Gary Schneeberger, vice president of media and public relations for Focus on the Familystates that "[t]erms like 'religious right' have been traditionally used in a pejorative way to suggest extremism.
I am honoured to be here.
Federal and State branches of the ICPA were among the first organisations to make detailed and comprehensive submissions to our inquiry. They have also been a valuable source of information and assistance during the course of our National Inquiry into Rural and Remote Education.
We are extremely grateful for this. While we are human rights experts we had no expertise in rural and remote education when we began this inquiry.
We relied on organisations like yours to provide that expertise.
The inquiry could not have proceeded without you and others like you. I hope that we have successsfully reflected the concerns of parents and children associated with ICPA in our various reports.
Today I would like to reflect on some of the key messages of the National Inquiry into Rural and Remote Education and concentrate in particular on one significant aspect of the right to education - accessibility. First, however, I would like to give you some background to the inquiry and the reasons why the Commission undertook to investigate rural and remote education.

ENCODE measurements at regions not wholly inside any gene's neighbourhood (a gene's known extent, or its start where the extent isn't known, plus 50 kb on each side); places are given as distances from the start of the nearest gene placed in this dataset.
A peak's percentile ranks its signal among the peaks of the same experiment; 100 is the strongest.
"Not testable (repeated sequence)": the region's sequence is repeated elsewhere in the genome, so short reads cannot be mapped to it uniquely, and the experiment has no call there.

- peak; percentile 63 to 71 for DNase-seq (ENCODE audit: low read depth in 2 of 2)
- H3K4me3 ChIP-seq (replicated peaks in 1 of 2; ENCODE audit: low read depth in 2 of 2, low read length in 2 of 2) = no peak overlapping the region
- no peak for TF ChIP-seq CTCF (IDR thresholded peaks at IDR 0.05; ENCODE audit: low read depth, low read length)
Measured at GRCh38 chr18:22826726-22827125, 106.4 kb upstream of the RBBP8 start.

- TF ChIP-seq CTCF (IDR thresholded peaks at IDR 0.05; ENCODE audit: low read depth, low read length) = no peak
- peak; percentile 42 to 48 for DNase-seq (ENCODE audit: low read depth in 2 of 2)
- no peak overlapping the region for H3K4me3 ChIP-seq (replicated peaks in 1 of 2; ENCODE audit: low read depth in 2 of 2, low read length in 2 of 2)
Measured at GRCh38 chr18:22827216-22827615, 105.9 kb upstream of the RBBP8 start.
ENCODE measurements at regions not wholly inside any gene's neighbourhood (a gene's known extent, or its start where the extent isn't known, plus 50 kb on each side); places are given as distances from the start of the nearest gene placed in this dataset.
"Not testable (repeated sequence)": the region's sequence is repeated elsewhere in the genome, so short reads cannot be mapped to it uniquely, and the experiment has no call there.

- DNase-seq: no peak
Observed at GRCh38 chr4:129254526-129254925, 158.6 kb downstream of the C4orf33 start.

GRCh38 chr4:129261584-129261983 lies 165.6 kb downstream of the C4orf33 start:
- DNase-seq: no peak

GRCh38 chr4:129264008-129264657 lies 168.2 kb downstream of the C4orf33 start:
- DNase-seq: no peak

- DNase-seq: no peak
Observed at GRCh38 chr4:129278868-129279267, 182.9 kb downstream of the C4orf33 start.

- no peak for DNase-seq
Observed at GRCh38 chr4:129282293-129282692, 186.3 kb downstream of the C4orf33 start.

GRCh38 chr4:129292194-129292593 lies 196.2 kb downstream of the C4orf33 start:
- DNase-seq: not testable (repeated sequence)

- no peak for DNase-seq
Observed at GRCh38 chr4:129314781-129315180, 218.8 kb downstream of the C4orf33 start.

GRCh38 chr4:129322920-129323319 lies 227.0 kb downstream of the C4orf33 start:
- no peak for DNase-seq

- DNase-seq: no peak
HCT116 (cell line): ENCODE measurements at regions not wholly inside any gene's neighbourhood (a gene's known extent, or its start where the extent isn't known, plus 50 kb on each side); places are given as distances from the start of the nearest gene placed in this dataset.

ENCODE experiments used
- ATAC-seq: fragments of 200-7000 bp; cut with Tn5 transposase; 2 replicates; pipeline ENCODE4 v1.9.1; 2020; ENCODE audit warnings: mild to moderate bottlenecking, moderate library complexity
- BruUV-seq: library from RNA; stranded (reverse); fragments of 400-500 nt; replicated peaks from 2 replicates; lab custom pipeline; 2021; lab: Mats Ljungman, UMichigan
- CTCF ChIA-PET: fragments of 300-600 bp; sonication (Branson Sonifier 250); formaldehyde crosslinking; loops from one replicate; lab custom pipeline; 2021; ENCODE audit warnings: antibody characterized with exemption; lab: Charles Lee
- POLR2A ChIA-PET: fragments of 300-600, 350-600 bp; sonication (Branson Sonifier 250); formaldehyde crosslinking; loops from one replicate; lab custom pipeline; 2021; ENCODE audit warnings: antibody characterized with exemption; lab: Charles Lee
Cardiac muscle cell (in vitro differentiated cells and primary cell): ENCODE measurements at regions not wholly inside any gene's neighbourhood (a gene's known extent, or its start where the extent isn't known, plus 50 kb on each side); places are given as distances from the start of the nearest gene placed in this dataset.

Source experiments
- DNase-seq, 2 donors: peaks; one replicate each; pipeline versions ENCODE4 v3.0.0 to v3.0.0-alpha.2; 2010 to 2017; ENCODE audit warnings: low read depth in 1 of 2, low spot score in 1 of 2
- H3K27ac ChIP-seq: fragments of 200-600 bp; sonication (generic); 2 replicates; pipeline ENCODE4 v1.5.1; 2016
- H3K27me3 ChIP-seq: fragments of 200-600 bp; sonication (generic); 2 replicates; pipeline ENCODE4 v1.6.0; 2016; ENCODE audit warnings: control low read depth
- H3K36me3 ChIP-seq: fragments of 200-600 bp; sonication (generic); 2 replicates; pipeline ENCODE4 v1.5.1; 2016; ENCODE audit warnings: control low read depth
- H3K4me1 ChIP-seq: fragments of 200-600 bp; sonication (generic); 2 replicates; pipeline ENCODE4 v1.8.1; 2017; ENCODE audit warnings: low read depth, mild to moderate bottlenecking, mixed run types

The right to education Education is fundamental to the development of human potential and to full participation in a democratic society.
Everyone has the right to education, regardless of where you live, what your race is or whether or not you have a disability.
Education is also fundamental to the full enjoyment of most other human rights: And to the exercise of social responsibilities including respect for human rights.
This core significance of education was the reason the Commission chose rural and remote education as the subject of its inquiry in response to the Bush Talks consultations we conducted during You may recall that we consulted extensively throughout the country during that year on the human rights concerns of regional, rural and remote Australians.
Their concerns were many. We were told of fading towns, dwindling populations, withdrawal of services, wholesale departures of young people, lost jobs and lives lost due to accidents and emergencies which could not be reached in time and to suicides.